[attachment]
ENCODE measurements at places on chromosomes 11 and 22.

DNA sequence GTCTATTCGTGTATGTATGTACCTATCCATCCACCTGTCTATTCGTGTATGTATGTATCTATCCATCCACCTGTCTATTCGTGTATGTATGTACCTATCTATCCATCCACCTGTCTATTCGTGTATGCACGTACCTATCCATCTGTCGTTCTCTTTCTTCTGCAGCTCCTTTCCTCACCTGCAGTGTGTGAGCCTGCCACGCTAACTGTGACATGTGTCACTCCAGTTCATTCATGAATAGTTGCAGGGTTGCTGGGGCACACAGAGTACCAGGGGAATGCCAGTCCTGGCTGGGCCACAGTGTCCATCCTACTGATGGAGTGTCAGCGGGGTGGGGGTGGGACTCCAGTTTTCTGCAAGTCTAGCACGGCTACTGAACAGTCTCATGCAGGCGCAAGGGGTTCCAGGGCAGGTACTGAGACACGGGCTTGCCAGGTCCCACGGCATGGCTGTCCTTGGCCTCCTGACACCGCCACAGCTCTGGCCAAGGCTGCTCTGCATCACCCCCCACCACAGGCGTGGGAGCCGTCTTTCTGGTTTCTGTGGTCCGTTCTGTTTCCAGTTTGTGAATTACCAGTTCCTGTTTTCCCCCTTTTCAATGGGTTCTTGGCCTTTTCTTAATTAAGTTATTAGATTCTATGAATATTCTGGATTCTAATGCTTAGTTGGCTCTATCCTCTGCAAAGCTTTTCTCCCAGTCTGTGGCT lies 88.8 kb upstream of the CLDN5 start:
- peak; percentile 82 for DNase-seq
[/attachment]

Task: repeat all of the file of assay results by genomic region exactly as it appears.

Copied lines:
ENCODE measurements at places on chromosomes 11 and 22.

DNA sequence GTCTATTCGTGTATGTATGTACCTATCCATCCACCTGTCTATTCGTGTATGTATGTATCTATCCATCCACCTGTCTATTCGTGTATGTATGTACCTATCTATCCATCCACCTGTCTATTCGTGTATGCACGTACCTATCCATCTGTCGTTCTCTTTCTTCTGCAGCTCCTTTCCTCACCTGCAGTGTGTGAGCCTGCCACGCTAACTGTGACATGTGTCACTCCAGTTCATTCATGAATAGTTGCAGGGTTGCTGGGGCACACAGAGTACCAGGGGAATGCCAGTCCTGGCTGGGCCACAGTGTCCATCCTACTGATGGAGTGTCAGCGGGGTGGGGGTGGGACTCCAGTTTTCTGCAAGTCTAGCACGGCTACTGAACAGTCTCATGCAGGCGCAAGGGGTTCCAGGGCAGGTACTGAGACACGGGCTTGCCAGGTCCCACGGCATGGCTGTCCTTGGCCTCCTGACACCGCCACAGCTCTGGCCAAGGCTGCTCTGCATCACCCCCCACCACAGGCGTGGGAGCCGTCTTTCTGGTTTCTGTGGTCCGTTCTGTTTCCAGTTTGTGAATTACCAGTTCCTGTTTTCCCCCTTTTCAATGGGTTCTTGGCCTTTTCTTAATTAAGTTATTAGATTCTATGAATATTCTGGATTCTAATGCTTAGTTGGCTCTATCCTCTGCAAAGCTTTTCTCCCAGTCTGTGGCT lies 88.8 kb upstream of the CLDN5 start:
- peak; percentile 82 for DNase-seq